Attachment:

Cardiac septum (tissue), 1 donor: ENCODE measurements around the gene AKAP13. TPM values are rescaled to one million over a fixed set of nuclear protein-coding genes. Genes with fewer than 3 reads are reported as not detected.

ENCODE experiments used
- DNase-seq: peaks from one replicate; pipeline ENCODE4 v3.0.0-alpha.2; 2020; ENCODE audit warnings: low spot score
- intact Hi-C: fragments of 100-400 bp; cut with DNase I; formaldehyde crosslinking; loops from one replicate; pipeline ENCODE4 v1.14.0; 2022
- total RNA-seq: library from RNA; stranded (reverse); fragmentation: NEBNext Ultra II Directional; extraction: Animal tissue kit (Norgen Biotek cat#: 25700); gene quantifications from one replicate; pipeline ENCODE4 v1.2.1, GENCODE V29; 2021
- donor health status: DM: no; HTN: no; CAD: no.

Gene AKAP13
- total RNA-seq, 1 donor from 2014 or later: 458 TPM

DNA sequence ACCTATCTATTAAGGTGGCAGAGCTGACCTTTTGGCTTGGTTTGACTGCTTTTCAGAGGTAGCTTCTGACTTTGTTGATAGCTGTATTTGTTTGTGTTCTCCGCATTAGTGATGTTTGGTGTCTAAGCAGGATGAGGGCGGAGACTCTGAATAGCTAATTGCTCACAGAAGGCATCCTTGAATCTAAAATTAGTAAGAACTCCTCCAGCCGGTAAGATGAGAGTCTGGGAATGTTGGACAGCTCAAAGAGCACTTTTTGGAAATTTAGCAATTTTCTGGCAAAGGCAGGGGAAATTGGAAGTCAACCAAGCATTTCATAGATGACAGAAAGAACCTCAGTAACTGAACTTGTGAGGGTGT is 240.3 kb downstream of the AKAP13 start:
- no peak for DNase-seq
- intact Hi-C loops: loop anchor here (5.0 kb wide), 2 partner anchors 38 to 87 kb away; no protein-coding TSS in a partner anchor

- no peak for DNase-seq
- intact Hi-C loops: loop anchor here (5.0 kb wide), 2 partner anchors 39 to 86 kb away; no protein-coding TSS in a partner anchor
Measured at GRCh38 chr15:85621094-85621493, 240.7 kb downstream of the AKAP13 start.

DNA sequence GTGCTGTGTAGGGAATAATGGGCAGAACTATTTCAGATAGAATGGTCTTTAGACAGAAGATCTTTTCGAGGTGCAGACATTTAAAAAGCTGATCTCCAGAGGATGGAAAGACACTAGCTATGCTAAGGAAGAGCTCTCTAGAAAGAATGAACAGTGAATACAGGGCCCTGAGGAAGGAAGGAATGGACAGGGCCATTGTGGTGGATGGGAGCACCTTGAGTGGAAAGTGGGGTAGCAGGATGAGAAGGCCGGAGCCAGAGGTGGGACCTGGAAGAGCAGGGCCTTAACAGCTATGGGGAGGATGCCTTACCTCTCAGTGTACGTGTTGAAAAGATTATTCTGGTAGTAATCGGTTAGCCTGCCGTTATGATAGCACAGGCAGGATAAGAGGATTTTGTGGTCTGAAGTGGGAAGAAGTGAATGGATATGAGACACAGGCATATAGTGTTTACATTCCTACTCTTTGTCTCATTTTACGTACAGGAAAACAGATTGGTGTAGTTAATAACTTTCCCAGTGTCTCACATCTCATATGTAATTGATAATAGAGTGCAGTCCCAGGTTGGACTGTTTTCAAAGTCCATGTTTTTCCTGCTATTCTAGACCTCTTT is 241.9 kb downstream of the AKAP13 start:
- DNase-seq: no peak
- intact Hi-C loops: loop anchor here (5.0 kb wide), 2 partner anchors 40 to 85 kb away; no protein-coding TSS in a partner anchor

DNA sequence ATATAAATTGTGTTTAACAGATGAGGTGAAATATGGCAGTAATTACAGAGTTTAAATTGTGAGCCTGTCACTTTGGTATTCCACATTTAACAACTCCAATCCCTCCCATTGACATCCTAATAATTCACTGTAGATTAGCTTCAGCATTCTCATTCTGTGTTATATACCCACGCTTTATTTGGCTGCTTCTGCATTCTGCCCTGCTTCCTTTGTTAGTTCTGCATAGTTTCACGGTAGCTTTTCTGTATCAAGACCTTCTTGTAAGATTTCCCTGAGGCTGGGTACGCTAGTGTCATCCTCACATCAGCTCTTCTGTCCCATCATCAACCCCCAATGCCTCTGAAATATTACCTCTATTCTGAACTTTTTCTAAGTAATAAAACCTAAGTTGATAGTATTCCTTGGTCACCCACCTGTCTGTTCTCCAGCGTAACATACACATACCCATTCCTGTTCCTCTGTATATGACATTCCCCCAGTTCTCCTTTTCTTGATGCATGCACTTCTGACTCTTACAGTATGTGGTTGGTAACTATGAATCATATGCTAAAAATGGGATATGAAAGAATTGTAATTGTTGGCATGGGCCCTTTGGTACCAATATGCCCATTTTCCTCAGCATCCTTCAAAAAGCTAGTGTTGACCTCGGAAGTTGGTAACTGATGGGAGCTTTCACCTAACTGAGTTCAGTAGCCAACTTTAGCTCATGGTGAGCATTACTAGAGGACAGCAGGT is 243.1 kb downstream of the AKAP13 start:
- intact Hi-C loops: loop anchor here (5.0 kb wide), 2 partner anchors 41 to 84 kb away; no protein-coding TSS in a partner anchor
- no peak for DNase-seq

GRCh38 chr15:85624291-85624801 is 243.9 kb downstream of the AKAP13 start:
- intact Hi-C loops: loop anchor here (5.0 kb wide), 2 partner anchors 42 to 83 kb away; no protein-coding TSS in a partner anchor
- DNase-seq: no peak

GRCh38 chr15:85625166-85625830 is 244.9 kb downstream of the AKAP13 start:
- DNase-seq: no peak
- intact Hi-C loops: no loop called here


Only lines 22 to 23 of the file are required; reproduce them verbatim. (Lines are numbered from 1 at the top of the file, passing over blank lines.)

- intact Hi-C loops: loop anchor here (5.0 kb wide), 2 partner anchors 42 to 83 kb away; no protein-coding TSS in a partner anchor
- DNase-seq: no peak